Engraving is also possible. Flat engraving is done by setting the laser to a lower power, and the results are quite crisp. You can also engrave photos using K40 Whisperer. The laser power is controlled manually, so instead of engraving by changing the power, photo engraving is done using halftone dithering. This converts the greyscale to a series of dots. This photo of my dog Jack turned out decent. However, it doesn’t match the quality of photos from diode lasers, where the laser power can be continuously adjusted. If you are looking for high quality engraving, you may want to check out diode lasers, like my recent review of the Atomstack A5 M50 Pro.


Acrylics are also great in the Monport laser cutter. Clear acrylic cuts and engraves beautifully. 

I cut out some 3D Print Log keychains, and also tried out some edge-lit acrylic signs. I have an upcoming video about these edge lit signs coming soon, so subscribe so you don’t miss it.

Black opaque acrylic also cuts and engraves well. This sheet is 1/8th of an inch, and cut in a single pass at 20% laser power and 10 mm/s. I also pushed the machine’s boundaries here, and can confirm that you can use the full 8” by 12” stated cut area.


Glass is a material that CO2 lasers can engrave that diode lasers cannot. And the monport engraves glass beautifully. The edges are very crisp, and the etching itself is consistent across the material.


And finally, leather. You’ll want to make sure the leather you use is safe for use in the laser. Vegtan leathers are fine, but avoid chrome-tan leathers, as they can give off bad fumes. The monport was great at engraving and cutting vegtan leather. The hoffman engineering logo was crisp, but there was some flames when cutting. Those flames darked the edges a little, so you may want to cut with multiple passes at lower power.


The Monport 40W laser is upgradable. Monport sells accessories like water chillers, air purifiers, and rotary attachments which work with the 40W laser. And because this design is very close to the usual K40 style lasers, you can purchase 3rd party accessories like air assists and more capable control boards.


There are a couple of things that I wish the Monport 40W laser did differently. First up, I wish it had a better exhaust fan. The fan isn’t powerful enough, and there are enough gaps in the paneling that fumes do easily escape the machine. When cutting acrylic, the smell leaking inside the room is quite noticeable. I even went as far as to tape up all the seams, but I don’t think that helped too much. I would recommend purchasing a more powerful blower.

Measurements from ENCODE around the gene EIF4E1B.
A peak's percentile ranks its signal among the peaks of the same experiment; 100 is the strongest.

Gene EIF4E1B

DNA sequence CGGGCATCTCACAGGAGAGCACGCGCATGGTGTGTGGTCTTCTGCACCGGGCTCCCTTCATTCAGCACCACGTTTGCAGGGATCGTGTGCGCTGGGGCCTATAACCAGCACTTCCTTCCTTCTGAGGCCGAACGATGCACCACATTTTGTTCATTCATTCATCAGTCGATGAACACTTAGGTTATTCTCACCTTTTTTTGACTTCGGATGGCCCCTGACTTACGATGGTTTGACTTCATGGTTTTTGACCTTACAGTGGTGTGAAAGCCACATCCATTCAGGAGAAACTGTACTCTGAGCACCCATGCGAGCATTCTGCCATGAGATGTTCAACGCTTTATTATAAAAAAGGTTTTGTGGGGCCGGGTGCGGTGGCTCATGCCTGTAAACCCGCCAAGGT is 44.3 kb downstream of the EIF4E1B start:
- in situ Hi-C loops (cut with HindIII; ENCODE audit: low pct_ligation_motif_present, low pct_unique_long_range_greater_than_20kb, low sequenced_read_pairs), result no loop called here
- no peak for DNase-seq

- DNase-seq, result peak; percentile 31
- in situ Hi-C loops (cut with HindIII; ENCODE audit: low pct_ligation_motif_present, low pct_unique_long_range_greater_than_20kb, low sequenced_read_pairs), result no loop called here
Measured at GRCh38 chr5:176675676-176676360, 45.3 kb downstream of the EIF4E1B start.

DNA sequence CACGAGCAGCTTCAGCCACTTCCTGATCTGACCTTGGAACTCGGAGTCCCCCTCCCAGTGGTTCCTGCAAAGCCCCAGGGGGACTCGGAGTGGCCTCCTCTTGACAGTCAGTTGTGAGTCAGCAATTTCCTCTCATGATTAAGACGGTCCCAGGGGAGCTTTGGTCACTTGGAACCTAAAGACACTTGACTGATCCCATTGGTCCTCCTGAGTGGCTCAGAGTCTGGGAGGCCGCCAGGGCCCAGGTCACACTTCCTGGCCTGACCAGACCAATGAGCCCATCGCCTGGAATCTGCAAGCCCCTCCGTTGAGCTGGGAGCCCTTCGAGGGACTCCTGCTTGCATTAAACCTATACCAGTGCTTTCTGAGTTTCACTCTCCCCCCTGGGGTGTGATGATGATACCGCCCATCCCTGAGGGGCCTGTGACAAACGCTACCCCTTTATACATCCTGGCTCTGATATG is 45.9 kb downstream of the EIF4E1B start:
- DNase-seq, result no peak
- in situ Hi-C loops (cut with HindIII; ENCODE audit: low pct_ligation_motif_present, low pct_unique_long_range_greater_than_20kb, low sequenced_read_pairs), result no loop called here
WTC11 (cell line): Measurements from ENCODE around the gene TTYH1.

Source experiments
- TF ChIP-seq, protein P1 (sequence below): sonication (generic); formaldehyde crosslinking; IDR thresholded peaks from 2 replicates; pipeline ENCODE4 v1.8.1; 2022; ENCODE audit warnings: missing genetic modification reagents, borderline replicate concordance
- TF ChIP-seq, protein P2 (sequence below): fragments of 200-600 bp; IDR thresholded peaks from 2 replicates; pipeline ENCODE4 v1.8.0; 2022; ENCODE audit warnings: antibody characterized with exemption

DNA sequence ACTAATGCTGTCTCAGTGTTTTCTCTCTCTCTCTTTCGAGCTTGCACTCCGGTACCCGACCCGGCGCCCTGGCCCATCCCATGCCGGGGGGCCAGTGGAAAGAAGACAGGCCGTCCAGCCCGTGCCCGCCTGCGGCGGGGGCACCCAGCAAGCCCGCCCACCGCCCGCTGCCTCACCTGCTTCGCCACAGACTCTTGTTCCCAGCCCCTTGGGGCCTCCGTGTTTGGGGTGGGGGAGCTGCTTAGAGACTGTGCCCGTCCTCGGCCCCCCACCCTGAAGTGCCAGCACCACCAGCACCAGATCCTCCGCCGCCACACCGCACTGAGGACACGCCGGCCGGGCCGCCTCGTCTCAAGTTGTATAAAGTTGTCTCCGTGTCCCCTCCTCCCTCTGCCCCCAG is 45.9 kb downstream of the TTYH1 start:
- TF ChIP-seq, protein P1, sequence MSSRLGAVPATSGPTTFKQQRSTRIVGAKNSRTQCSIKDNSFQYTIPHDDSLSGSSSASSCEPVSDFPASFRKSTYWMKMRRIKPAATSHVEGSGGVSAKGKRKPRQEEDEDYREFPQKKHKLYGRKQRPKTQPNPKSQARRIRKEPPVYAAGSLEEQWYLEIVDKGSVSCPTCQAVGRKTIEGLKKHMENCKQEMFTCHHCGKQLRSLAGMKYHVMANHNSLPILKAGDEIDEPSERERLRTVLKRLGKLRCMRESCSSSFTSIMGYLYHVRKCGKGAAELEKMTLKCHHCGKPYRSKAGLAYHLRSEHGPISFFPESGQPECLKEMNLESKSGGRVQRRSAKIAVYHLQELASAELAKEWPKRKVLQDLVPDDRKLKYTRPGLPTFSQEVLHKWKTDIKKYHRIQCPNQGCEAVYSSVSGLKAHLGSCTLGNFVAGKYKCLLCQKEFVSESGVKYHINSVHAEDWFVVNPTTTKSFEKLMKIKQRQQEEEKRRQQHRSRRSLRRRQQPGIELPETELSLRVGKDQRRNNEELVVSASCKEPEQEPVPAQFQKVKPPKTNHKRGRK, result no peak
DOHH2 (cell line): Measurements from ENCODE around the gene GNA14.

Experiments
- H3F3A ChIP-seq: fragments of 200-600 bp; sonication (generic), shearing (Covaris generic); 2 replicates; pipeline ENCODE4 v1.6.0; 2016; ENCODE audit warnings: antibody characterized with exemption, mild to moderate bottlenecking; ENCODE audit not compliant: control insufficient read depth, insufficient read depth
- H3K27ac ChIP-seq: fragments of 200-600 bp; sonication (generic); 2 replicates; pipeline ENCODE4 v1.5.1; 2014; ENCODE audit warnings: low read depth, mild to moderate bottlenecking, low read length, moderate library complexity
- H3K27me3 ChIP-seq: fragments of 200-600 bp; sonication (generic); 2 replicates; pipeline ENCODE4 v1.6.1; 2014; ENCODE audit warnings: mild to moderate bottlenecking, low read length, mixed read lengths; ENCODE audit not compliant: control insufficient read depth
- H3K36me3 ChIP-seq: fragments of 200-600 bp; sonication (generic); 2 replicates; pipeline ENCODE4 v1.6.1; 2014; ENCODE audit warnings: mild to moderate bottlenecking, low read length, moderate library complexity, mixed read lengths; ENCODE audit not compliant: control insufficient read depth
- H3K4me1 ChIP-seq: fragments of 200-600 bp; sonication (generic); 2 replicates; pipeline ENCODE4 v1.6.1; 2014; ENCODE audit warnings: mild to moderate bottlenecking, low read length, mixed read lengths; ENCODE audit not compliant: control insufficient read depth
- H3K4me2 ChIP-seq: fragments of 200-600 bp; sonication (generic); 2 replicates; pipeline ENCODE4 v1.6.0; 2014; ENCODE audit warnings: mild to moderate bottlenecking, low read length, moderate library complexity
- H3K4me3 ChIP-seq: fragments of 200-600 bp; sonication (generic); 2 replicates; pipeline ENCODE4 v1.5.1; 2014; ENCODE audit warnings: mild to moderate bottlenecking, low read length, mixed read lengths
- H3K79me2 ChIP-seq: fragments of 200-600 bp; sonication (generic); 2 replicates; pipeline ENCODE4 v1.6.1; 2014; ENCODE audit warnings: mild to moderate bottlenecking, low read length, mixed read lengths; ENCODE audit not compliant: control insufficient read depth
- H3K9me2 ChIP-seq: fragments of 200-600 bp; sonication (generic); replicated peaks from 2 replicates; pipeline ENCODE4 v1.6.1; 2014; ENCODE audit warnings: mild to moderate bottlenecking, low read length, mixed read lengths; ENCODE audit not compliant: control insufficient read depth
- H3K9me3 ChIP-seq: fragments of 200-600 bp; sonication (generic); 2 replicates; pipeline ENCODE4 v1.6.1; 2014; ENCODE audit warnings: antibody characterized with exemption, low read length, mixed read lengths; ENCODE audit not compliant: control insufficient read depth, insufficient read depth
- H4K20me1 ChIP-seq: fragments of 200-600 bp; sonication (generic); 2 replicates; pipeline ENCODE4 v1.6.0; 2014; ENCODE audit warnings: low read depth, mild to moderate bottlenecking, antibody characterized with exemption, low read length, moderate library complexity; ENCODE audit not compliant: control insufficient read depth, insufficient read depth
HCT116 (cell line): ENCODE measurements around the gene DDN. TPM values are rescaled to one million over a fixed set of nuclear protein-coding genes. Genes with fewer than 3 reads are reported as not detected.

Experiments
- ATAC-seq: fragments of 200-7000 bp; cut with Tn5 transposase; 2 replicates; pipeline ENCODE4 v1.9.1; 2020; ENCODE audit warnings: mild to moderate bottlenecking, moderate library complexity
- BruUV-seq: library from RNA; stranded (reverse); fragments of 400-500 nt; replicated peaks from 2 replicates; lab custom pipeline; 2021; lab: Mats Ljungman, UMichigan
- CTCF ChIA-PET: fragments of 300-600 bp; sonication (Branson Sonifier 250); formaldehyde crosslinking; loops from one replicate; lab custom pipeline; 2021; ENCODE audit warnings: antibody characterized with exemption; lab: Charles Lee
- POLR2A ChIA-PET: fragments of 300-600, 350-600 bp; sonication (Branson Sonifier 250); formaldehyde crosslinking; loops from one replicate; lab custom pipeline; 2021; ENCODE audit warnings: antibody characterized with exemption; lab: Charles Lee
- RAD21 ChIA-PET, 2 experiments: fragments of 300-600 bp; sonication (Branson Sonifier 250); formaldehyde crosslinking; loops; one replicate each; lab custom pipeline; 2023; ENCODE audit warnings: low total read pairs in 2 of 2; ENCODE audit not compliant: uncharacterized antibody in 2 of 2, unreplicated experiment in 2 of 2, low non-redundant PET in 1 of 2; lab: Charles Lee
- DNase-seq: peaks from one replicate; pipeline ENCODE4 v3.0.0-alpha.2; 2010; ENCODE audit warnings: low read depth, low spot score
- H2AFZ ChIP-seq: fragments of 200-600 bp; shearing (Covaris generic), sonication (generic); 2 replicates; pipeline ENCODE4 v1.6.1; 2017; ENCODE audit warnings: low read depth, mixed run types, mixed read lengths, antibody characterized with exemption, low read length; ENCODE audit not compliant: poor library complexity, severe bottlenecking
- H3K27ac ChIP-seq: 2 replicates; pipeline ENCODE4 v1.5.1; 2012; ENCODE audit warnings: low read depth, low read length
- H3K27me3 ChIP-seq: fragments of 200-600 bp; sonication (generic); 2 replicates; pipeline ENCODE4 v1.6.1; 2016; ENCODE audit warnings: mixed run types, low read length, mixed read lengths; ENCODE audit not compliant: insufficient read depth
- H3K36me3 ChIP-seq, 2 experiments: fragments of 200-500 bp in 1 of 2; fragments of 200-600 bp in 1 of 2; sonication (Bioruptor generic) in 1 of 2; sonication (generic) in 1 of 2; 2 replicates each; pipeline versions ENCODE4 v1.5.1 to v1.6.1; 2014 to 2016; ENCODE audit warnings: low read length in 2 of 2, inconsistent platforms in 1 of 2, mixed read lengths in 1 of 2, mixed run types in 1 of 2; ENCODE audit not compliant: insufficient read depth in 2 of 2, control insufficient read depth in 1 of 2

I had a problem with the USB Key dongle for LaserDRW. The usb port arrived bent and mangled. After attempting to bend it back into place, it still got wedged in my laptop’s USB port, and I almost damaged my laptop trying to remove it. So check the usb, and send it back if it is damaged, don’t risk it like I did.

I found the digital controls on the front panel a much more convenient way of adjusting laser power than the old analog potentiometer. You can consistently set the same power. The temperature gauges are a little confusing though. The manual talks about making sure that the water temperature is always less than 25 degrees celsius, otherwise the laser will get too hot and its life span will be decreased. However, the gauge labeled “water” is actually showing the temperature of the end of the laser tube, which can easily reach 40C after a small batch of cuts. I’m not concerned, the water cooling seems to be doing its job, but I wish the manual gave guidelines on acceptable tube temperatures instead of just water temperatures.


In conclusion, I think the Monport is a solid option for a k40 style laser cutter. The machine was easy to setup, and I like how it came with the exhaust fan and water pump. It is upgradable down the line if you want to increase it’s capabilities. CO2 lasers are much more powerful than diode lasers, and the Monport cuts through thicker woods and plastics in a single pass. Monport’s instruction manual did a great job at explaining what materials should and should not be used, and their website is filled with phrases like “Contact us with questions on specific materials not listed. If necessary, we can test it for you.” I think that is great customer service. If you are looking for a k40-style laser, I can recommend the Monport 40W laser cutter.

The Monport 40W sells for $500 US dollars, with free shipping inside the US. They also sell a variety of upgrades and accessories which you can view on their website. Monport has a 6-month warranty on the laser tube, and a 1-year warranty on all other parts. I have experience with ebay k40s, so buying directly from a company with a warranty puts my mind at ease.

So thank you all for watching my review of the Monport 40W laser cutter. If you have any questions or comments, please leave them in the comments down below. And be sure to subscribe to catch all my future videos. Thank you all for watching, I’ll see you all next time.